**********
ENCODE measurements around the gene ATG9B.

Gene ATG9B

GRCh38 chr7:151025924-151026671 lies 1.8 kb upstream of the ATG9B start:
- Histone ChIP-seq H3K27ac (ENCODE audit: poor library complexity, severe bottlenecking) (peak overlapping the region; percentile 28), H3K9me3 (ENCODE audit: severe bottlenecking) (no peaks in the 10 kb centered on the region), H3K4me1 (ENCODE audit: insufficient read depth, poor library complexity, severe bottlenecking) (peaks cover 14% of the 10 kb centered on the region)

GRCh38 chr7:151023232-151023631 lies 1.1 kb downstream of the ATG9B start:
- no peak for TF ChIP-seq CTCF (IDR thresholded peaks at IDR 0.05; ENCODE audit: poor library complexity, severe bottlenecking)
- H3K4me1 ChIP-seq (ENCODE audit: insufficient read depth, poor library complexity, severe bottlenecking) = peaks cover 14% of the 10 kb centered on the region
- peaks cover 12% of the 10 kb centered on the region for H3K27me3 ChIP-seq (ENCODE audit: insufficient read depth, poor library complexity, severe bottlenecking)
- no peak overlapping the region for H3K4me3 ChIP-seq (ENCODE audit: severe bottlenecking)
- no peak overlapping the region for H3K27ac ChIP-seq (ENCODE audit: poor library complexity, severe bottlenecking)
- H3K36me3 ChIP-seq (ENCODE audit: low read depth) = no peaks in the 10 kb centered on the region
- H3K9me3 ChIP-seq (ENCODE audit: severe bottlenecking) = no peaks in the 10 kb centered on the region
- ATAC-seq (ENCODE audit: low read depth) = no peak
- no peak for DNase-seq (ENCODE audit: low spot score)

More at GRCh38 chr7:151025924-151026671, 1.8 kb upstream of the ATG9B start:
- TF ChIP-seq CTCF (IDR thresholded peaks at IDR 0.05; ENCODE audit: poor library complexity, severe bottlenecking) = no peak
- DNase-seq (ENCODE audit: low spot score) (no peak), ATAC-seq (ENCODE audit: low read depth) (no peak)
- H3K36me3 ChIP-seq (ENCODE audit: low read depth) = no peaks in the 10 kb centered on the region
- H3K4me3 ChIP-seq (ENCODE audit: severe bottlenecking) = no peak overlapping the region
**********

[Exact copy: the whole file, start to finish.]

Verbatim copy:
ENCODE measurements around the gene ATG9B.

Gene ATG9B

GRCh38 chr7:151025924-151026671 lies 1.8 kb upstream of the ATG9B start:
- Histone ChIP-seq H3K27ac (ENCODE audit: poor library complexity, severe bottlenecking) (peak overlapping the region; percentile 28), H3K9me3 (ENCODE audit: severe bottlenecking) (no peaks in the 10 kb centered on the region), H3K4me1 (ENCODE audit: insufficient read depth, poor library complexity, severe bottlenecking) (peaks cover 14% of the 10 kb centered on the region)

GRCh38 chr7:151023232-151023631 lies 1.1 kb downstream of the ATG9B start:
- no peak for TF ChIP-seq CTCF (IDR thresholded peaks at IDR 0.05; ENCODE audit: poor library complexity, severe bottlenecking)
- H3K4me1 ChIP-seq (ENCODE audit: insufficient read depth, poor library complexity, severe bottlenecking) = peaks cover 14% of the 10 kb centered on the region
- peaks cover 12% of the 10 kb centered on the region for H3K27me3 ChIP-seq (ENCODE audit: insufficient read depth, poor library complexity, severe bottlenecking)
- no peak overlapping the region for H3K4me3 ChIP-seq (ENCODE audit: severe bottlenecking)
- no peak overlapping the region for H3K27ac ChIP-seq (ENCODE audit: poor library complexity, severe bottlenecking)
- H3K36me3 ChIP-seq (ENCODE audit: low read depth) = no peaks in the 10 kb centered on the region
- H3K9me3 ChIP-seq (ENCODE audit: severe bottlenecking) = no peaks in the 10 kb centered on the region
- ATAC-seq (ENCODE audit: low read depth) = no peak
- no peak for DNase-seq (ENCODE audit: low spot score)

More at GRCh38 chr7:151025924-151026671, 1.8 kb upstream of the ATG9B start:
- TF ChIP-seq CTCF (IDR thresholded peaks at IDR 0.05; ENCODE audit: poor library complexity, severe bottlenecking) = no peak
- DNase-seq (ENCODE audit: low spot score) (no peak), ATAC-seq (ENCODE audit: low read depth) (no peak)
- H3K36me3 ChIP-seq (ENCODE audit: low read depth) = no peaks in the 10 kb centered on the region
- H3K4me3 ChIP-seq (ENCODE audit: severe bottlenecking) = no peak overlapping the region